None of us could decide what to order so we did a little thing we’ve learned since living in China for so long. We all ordered something different and passed it around! I just love that about China. It’s something I always miss when I’m back in the US… “You mean, I have to choose just one dish?” Ordering a sampler for the table is a great way to dine.
We ordered a steak.
And duck with orange sauce.
And a rack of lamb (which I didn’t manage to get a photo of.)
And lamb chops!
It’s so nice to have good friends who are willing to share their lamb chops!
Speaking of, I’m still not sure what we’re going to do without these two partners in crime. They’re heading back home to South Africa in just a few weeks. It is the best and worst thing about expat life. Meeting so many awesome people who become like family in such a short amount of time.
And then it’s time to go home again.
But I digress.
Le Lys is definitely a great place for a fancy night out with amazing food and a fantastic atmosphere.
And even better when you bring along great company to share it with!
Last night we had made plans with some friends to meet for dinner at a new French restaurant in town that opened a few months ago. (Yay for more foreign food!) We were planning for an early dinner around 6 since it was a work night. I’ve been there once for a luncheon with International Club of Shenyang so I knew where it was, had pinned it in my iPhone (one of the greatest technologies ever I might add…) and then shared the pin with our friends (also one of the greatest technologies ever). We all planned to meet at the restaurant.
LB and I were the first ones to arrive. Our taxi dropped us on the main road and we walked down the little side street where the restaurant is. And here’s where the weirdness starts.
As we walked up, we realized everything was dark. Apparently they were closed. Now, first of all you have to understand that this is a little weird because in China, even the banks and post office are open seven days a week. Except for Chinese New Year, most places are open every day. Especially a restaurant at dinnertime. But as I mentioned, it was our first time and it is run by a foreigner so maybe this place is different. We didn’t think too much of it, just quickly tried to phone our friends to orchestrate a new game plan for dinner.
And here comes weirdness number two.
A Chinese guy walks up to us and says, in these exact words “Were you guys going to the french restaurant?” Yep, in perfect English.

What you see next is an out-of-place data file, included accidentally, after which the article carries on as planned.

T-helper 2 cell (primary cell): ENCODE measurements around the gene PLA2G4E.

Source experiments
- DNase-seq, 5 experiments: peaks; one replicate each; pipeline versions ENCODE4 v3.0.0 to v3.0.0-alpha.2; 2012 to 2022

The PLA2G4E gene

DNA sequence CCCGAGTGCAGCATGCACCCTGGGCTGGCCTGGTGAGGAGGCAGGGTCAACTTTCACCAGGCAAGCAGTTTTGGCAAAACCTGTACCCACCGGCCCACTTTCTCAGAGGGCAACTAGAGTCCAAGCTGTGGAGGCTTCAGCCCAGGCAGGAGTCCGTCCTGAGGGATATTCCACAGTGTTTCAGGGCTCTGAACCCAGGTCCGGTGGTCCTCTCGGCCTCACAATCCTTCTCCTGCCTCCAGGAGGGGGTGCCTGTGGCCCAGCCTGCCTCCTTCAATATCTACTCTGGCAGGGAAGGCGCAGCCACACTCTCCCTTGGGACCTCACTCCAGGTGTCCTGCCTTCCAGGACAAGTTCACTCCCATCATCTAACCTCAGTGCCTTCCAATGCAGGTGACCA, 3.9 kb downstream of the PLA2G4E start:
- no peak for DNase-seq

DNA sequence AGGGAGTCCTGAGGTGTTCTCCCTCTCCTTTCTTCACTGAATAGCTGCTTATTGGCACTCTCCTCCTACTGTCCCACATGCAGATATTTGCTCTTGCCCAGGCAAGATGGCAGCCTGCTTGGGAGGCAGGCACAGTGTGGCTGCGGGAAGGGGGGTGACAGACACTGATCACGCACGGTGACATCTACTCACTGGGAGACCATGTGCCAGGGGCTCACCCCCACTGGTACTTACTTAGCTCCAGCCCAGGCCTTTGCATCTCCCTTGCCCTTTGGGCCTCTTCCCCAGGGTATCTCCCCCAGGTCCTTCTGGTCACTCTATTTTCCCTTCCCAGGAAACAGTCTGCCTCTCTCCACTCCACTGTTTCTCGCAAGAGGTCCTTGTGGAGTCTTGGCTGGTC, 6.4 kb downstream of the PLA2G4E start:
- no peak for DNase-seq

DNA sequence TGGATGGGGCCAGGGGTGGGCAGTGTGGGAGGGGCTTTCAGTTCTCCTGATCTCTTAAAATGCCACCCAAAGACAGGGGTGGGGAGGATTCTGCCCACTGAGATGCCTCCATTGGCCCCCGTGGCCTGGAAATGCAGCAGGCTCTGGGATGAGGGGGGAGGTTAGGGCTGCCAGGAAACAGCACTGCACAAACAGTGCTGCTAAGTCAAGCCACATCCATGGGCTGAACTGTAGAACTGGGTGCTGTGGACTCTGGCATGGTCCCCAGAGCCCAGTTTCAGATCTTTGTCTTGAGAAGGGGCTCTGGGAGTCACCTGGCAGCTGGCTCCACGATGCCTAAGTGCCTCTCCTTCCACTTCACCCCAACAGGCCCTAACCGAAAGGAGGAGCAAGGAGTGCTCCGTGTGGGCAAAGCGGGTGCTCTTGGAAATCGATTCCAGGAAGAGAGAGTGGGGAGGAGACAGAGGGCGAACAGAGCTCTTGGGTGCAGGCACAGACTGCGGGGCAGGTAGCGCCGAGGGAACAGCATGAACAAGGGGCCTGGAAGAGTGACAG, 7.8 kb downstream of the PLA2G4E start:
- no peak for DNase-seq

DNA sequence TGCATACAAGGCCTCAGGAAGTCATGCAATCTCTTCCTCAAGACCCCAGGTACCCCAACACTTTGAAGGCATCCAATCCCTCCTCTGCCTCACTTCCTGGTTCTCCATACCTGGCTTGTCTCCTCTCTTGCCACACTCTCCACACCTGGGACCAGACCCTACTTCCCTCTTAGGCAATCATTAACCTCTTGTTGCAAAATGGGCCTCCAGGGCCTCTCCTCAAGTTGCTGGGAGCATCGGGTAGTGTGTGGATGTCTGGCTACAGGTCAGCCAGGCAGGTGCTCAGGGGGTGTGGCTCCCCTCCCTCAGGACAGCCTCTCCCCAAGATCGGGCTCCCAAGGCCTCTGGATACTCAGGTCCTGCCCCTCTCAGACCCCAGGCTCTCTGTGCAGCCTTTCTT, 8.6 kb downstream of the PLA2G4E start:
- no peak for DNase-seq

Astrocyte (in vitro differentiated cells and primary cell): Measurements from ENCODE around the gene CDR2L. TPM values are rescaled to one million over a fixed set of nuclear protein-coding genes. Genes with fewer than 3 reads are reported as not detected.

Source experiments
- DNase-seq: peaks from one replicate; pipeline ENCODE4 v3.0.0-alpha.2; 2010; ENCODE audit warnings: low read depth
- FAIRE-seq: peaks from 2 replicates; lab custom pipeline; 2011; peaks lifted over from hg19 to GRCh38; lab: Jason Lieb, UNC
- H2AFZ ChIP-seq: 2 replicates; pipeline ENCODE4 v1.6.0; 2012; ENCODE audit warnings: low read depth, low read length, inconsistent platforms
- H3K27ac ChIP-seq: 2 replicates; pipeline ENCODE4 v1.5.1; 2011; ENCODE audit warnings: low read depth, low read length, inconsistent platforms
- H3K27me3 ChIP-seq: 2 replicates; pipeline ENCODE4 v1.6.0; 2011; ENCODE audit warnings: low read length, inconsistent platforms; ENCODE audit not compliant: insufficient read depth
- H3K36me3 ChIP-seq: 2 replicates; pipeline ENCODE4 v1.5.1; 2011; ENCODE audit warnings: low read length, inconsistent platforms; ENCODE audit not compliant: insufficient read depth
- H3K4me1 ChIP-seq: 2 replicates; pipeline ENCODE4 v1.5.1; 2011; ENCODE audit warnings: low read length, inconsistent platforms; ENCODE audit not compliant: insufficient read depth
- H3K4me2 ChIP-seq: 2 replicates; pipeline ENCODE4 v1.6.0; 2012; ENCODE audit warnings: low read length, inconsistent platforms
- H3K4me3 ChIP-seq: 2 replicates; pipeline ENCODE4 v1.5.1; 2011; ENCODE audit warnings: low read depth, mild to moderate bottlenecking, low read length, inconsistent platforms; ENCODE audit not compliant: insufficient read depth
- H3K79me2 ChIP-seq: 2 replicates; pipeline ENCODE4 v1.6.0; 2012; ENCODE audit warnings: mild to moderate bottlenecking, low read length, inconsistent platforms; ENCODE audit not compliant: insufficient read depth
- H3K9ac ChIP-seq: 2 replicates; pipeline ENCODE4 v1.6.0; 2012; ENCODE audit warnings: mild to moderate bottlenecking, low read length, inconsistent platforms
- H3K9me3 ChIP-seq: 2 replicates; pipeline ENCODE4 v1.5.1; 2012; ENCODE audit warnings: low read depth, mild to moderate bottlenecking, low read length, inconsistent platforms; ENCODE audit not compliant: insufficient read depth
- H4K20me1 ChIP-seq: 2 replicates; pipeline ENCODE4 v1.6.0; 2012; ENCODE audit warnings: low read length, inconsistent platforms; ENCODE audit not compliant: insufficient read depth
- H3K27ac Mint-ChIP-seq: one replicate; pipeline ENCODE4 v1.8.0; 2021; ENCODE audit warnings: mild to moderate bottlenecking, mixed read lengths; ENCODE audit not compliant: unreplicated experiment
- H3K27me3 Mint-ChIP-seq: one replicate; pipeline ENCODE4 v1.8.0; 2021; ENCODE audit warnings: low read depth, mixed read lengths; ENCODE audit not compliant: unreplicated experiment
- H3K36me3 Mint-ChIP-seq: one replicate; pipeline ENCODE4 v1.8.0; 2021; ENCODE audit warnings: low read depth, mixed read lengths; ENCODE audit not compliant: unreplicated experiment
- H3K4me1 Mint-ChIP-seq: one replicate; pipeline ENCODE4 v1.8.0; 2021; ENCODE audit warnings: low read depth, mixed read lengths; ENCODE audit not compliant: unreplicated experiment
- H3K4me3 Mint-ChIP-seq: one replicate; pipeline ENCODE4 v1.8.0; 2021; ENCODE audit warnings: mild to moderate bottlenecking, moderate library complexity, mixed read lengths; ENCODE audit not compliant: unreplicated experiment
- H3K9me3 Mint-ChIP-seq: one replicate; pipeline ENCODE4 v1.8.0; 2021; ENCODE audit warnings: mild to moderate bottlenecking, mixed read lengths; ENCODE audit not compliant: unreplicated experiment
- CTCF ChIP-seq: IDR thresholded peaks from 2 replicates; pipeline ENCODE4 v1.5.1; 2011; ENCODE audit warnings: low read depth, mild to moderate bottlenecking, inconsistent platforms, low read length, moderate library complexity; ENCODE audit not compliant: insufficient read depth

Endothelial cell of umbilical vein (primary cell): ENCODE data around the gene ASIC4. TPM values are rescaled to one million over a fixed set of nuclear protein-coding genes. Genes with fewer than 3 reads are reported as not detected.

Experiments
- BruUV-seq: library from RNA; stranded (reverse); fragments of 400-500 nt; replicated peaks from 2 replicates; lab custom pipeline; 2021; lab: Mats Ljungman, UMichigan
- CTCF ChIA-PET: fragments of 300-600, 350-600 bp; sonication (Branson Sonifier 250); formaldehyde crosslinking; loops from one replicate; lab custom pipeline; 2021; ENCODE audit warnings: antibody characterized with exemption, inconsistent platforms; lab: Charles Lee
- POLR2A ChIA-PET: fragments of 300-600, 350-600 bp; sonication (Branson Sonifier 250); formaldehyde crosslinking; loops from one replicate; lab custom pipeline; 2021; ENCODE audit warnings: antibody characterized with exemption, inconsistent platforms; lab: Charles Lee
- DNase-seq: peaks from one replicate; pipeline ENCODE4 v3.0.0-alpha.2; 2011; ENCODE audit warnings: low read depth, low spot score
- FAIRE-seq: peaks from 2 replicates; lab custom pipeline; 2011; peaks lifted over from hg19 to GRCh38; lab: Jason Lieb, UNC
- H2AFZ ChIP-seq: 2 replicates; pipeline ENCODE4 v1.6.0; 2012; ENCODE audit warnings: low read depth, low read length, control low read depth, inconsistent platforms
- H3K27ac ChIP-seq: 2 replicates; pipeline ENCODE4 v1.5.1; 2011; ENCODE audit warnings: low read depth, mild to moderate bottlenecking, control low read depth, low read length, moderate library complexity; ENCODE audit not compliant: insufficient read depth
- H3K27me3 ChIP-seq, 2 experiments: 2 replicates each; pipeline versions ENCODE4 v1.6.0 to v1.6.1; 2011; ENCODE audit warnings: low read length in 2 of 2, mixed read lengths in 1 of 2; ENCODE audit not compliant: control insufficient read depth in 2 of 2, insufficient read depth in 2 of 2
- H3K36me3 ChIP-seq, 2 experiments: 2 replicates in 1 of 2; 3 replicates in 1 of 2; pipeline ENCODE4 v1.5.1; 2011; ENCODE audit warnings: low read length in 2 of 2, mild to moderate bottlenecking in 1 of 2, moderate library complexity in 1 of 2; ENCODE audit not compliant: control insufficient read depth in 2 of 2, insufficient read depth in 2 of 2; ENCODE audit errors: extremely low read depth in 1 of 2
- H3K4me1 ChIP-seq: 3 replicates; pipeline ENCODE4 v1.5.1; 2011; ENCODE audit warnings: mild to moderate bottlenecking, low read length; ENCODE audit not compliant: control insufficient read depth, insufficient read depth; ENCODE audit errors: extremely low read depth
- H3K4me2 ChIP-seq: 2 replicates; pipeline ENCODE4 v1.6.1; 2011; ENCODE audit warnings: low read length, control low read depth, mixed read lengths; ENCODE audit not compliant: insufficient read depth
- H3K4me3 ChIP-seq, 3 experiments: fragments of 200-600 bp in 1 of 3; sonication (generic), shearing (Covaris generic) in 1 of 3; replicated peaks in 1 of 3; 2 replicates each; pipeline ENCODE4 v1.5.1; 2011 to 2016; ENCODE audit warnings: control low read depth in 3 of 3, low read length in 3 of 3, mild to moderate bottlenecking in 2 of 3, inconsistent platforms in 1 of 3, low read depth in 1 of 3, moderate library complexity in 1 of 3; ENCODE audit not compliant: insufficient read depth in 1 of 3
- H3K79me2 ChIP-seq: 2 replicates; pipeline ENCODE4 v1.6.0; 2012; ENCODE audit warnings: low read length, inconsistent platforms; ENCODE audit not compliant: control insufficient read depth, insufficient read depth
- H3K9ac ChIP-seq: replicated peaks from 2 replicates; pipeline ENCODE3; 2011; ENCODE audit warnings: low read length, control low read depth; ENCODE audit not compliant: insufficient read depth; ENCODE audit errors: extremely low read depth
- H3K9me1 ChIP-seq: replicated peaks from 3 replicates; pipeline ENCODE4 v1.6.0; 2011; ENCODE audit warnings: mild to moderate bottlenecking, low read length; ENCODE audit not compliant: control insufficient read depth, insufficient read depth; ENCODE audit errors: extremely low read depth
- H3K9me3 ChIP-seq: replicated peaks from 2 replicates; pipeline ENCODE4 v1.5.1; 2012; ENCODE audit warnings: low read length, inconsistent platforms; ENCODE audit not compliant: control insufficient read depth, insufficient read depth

I’m pretty sure we both just stared at him with dumbfounded looks on our face for about 10 seconds before we could answer with a nod.
So he says, “Yeah, I’m not sure where they are. I’m going to try to call them. I don’t know. Maybe everybody’s tired.”
Weird #3: Maybe everybody’s tired? They’re just not open… Because everybody’s tired. O. K. then.
So we’re still on the phone with friends trying to coordinate a new place to eat. He’s standing nearby, also on the phone.
A minute later he walks back up.
“Yeah, I just talked to them. They are tired tonight so they decided not to open. But if you guys want a drink I can let you in. I have the key.”
I still just don’t know what to say.
Finally, we just thanked him and told him we’d go eat somewhere else.
Only in China can you just decide to close because you’re tired, and then not tell the staff (as I’m assuming he was considering he had a key).
The funniest thing about this whole story is that the part I thought was weird was the guy coming up to us speaking perfect English and offering to call the owners. LB had to remind me that it was also not *normal* where we come from for a store to just close because they are “tired”. I think I’ve been in China too long…
Realization #1: Our friends have a weather channel television in the elevator.
Realization #2: The weather channel changes between English and Chinese so we can actually read it!
Realization #3: It’s really cold here.
Realization #4: Whoever translated the weather descriptions into English may take my title as the Human Thesaurus.
In case you can’t make it out, our weather choices for the next four days are:
1) Sunny, but very cold
2) Frigid with bright sunshine
3) Sunny and bitterly cold
4) Partly sunny and frigid
And the total difference is a maximum of 4 degrees. Winter in Shenyang…
We go bowling!